Under the Blacklight lacked her more personal lyrics, instead focusing on third-person stories of the sleazy underbelly of L.A, which is part of why I feel the album was a bit of a dud.  It was only when I listened to the band’s other albums  — particularly The Execution of All Things and More Adventurous — that I really got hooked. The peak of my Rilo Kiley obsession was probably my first year at community college. I had a pretty bad attitude about going there (I felt I belonged at a “real” college despite my awful grades and lack of extracurriculars), so I continued to spend a lot of time by myself instead of meeting people. I would bring my 50 MB iPod shuffle that my dad got for free after signing up for a bank account or something and my junky $10 pair of headphones and would sit on benches or lawns on campus and just listen to their songs over and over and over.

I still wasn’t at the point where I was thinking all that deeply about music, but listening to Rilo Kiley is where certain ideas began to seep into my brain and a lot of my preconceptions were erased. The biggest realization was that music could be this way to get outside of my own thoughts. Instead of telling me what I wanted or felt like I needed to hear, I liked being challenged with a different perspective from a singer like Jenny Lewis. At the same time, I also realized that just because a singer seems very different from me, that doesn’t mean we don’t have similar experiences or feelings — some of Rilo Kiley’s songs about depression articulated how I felt much better than any songs I had heard up to that point.

When I look back on Rilo Kiley now, what also really stands out is how personality-driven the band was — at least to me, it was all about Lewis, and there was a feeling that through their music, I really got to know her and she became like a friend. Ever since then, I’ve tended to gravitate towards really individual, charismatic artists, who put a lot of themselves into the music they make. It’s part of why I got into music instead of movies or TV: I like how individual the medium is, that you can really know or understand someone through their songs. As someone who has never had a wide circle of friends and has consistently lagged behind socially, artists like Lewis have been important as a sort of form of social contact, and it’s why I prize them above those that lack that personality and honesty.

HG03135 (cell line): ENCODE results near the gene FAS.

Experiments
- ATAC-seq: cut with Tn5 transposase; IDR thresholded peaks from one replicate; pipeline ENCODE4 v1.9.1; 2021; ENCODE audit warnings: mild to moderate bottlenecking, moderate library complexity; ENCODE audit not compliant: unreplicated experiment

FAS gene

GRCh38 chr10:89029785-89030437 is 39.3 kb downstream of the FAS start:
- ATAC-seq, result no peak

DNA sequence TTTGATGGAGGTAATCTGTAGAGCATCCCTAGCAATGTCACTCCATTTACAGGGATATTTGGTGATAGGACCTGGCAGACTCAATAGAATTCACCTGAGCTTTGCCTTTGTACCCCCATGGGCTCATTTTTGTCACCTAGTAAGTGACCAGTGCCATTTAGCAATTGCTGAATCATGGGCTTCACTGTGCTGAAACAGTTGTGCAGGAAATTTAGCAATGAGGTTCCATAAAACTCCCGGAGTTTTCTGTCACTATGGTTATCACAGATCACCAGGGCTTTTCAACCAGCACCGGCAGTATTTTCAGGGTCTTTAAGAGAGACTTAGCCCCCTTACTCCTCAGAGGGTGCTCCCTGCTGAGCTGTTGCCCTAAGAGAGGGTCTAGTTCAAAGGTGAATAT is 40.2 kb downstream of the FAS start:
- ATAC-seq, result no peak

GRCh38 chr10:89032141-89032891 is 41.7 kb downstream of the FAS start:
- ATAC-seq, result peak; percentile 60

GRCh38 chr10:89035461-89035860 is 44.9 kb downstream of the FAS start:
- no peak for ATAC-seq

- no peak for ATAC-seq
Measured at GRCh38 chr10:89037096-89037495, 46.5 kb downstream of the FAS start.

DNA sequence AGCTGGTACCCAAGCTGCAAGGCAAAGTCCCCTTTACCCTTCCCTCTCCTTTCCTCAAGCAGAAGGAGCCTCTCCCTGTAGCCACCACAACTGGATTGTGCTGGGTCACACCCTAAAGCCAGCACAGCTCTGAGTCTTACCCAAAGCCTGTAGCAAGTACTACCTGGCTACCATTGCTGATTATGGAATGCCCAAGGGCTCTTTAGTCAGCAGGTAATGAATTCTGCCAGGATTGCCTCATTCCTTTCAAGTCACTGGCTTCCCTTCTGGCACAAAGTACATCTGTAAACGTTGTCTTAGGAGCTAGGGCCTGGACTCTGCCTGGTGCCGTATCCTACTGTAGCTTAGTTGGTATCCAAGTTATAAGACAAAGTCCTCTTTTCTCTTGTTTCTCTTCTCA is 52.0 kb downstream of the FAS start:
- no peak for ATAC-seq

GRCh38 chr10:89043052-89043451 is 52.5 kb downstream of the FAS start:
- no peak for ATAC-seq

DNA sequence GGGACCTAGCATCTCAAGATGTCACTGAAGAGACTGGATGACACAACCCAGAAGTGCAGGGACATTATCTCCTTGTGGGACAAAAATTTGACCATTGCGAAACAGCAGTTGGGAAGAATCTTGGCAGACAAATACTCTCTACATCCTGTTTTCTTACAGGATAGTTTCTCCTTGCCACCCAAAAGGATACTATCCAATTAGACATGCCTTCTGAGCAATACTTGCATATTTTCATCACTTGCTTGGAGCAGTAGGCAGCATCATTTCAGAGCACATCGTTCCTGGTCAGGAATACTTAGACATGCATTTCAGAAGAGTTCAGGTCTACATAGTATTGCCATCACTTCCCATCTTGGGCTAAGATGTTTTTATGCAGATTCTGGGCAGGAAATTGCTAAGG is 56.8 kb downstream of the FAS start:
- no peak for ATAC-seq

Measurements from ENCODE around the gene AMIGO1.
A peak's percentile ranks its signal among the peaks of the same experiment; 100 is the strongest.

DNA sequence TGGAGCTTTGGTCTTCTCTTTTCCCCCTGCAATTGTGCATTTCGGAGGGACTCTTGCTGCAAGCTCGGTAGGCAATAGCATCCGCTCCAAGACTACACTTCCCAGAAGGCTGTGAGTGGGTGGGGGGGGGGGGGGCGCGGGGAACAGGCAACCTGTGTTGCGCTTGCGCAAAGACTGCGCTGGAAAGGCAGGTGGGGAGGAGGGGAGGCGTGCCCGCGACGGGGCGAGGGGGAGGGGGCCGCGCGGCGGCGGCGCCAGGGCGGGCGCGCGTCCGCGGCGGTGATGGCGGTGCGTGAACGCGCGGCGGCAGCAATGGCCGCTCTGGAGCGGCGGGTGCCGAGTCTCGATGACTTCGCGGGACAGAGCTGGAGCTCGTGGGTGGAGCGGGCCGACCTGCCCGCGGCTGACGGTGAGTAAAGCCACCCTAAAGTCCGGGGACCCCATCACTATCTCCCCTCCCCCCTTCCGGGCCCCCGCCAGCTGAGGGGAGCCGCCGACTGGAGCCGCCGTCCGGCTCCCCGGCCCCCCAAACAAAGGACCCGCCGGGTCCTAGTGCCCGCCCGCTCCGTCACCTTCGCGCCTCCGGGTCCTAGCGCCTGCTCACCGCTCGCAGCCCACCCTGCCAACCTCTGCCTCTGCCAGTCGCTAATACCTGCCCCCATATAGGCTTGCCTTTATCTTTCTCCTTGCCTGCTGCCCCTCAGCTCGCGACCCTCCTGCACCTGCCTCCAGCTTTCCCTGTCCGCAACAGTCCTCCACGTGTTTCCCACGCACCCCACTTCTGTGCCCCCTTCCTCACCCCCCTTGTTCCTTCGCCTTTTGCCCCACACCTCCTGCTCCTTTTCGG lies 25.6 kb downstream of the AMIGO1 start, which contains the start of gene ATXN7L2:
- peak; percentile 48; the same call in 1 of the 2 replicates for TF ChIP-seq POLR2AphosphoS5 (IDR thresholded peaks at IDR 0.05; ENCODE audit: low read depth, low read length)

After my Rilo Kiley phase is when I really kicked my music exploration into overdrive, and soon the band was pretty much left in the dust. There was so much other music to discover that it was hard to justify listening to a band whose songs I’d already memorized. Lewis embarked on a solo career and made a record with Jonathan Rice, but none of it really grabbed me until last year’s The Voyager, in which Lewis, now in her late 30s, reflected on a life spent on the road, acting in movies as a child or performing in bands. It had a combination of toughness and vulnerability that reminded me of why I was so attached to her music years ago.

Listening to The Voyager, I couldn’t help but be a little nostalgic for the Rilo Kiley days, when everything was so new and exciting. It is kind of the ironic tragedy of someone who loves music: the more you listen to, the harder it is to truly love it, to feel the level of almost child-like attachment I did with Rilo Kiley. Though I’ve sometimes felt like I “moved on” from them, I really never did: their presence reverberates through almost all of the music I listen to now. They were the gateway through which I discovered that music could be so much more than I ever had thought it could be.